FOR IMMEDIATE RELEASE
August 30, 2011
Western Spruce Budworm damage intensifies in parts of Washington
Survey and trapping efforts currently underway for 2011
OLYMPIA – The Washington State Department of Natural Resources (DNR) and the USDA Forest Service are currently monitoring the Western Spruce Budworm to see how many acres of Washington’s forests have been defoliated by this insect.
“As a pilot I see first-hand the huge area of damaged trees when I fly over the Cascade Mountains. Surveying our forests for defoliating insects helps us provide information to landowners, determine what management is needed to improve forest health, and reduce the threat of costly wildfires,” said Commissioner of Public Lands Peter Goldmark.
The western spruce budworm is a native forest insect that eats new growth from Douglas-fir and grand fir trees in eastern Washington. It takes several consecutive years of defoliation before top kill (usually 3 years) or mortality (usually 4 or more years) occurs.
Currently, an outbreak of the western spruce budworm is active on the east slopes of the Cascade Mountains north of I-90. Many defoliated trees are visible because of missing or reddish, partially eaten needles. In some places, where defoliation has occurred for many years, top-killed and dead trees are visible. The outbreak also is just starting in some parts of eastern Okanogan, Ferry and Stevens Counties.
Although budworm populations increase and decrease on natural cycles, this outbreak cycle may be more intense due, in part, to forests being out of balance. Past forest management practices and successful fire suppression have allowed Douglas-fir and grand fir to flourish in many dry forests where pine and larch (which are not food for budworms) should dominate.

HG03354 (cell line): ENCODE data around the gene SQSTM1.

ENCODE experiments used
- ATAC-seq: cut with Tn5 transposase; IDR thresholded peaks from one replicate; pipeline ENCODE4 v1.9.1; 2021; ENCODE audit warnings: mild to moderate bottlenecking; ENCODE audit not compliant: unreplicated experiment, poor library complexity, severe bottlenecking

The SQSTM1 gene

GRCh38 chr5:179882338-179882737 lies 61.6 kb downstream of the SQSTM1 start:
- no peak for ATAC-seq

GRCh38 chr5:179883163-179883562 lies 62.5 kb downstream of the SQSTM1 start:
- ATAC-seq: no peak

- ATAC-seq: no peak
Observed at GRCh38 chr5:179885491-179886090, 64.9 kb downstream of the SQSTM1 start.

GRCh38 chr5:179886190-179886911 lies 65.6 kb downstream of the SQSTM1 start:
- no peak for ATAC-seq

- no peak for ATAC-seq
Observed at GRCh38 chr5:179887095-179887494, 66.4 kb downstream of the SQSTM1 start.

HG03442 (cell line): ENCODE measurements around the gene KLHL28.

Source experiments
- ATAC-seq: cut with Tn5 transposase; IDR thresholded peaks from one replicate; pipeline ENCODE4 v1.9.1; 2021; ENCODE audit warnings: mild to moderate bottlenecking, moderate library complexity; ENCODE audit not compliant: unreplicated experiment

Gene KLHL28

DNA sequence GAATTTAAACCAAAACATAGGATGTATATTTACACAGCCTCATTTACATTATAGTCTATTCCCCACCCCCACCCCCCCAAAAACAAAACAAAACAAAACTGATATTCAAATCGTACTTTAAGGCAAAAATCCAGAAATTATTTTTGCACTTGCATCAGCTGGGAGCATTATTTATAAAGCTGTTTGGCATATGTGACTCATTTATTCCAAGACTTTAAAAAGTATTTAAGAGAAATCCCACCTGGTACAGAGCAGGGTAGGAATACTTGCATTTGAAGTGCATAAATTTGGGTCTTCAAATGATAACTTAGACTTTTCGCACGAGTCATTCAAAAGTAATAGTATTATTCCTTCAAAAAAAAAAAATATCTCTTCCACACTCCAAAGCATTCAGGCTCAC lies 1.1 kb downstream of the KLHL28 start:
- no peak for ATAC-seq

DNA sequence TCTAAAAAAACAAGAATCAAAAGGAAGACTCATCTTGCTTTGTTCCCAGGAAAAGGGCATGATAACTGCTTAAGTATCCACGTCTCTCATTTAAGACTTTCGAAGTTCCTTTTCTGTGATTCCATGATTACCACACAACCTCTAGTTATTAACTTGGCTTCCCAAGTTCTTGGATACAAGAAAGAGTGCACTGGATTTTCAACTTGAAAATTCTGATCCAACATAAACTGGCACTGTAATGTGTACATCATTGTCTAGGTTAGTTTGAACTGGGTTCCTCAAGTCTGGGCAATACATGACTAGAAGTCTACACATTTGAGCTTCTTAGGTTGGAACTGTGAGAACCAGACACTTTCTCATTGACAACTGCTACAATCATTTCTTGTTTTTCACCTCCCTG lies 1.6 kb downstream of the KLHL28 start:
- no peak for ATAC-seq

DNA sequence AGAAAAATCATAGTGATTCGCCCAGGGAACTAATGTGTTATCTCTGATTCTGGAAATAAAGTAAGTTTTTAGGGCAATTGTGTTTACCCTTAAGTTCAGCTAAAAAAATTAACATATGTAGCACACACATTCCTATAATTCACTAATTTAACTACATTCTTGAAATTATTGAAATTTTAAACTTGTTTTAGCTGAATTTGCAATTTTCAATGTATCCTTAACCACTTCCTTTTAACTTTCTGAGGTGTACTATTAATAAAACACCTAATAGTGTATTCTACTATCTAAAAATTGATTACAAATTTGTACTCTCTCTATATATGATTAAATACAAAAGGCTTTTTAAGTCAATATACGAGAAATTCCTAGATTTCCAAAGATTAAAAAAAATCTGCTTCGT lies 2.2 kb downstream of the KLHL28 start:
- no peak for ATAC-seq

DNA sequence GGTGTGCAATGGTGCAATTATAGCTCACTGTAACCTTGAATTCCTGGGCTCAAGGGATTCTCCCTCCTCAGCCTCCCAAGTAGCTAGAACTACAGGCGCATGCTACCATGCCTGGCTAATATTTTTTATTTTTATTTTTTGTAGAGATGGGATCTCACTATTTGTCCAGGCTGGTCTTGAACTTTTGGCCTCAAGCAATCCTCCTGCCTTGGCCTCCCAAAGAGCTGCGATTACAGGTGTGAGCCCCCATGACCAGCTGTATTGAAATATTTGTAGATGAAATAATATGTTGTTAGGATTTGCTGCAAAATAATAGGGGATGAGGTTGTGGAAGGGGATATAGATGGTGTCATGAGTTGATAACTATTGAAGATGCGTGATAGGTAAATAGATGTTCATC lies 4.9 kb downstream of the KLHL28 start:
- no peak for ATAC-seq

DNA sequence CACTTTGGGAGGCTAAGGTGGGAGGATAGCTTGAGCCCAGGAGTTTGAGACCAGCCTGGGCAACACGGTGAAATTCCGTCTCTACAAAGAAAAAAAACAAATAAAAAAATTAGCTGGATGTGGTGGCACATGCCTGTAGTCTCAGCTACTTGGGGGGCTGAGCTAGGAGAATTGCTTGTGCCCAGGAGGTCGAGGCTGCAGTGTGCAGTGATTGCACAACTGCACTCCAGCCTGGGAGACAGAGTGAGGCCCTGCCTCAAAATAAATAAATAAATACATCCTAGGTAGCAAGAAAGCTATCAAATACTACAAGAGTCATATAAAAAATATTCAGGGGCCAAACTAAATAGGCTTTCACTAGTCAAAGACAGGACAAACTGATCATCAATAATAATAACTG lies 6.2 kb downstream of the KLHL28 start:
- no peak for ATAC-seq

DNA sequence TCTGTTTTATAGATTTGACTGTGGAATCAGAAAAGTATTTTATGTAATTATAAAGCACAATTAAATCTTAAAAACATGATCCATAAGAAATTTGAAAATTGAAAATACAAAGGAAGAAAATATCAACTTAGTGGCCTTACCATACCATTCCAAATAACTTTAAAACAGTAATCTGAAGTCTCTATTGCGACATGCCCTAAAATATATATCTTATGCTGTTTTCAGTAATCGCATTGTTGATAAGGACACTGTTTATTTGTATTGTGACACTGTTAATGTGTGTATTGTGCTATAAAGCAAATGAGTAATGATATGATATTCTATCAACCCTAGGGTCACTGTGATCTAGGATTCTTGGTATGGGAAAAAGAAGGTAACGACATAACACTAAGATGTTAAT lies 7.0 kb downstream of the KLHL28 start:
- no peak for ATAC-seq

Maps and trapping data from 2010 can be viewed in DNR’s annual Forest Health Highlights report.
DNR’s Forest Health Program and Washington State University’s Forestry Extension program conduct workshops across the state to educate citizens about western spruce budworm and other forest health conditions. Upcoming workshops in Mazama and Tonasket will help landowners understand how to evaluate their forests and reduce problems caused by forest insects, disease and wildfire. http://ext.wsu.edu/forestry/documents/ForestHealthWkshp2011es_000.pdf
The Forest Stewardship Program
Washington’s Department of Natural Resources, with financial support from the U.S. Forest Service, provides forest management advice and financial assistance to small family forest owners. This assistance helps landowners to reduce the risk of wildfire and to improve fish and wildlife habitat, forest health, and timber growth. Landowners of five or more forested acres may request information and assistance by emailing email@example.com or contacting the Forest Stewardship Program Coordinator at any DNR Region Office.
Media Contact: Janet Pearce, Community Outreach and Education, 360-902-1122, firstname.lastname@example.org
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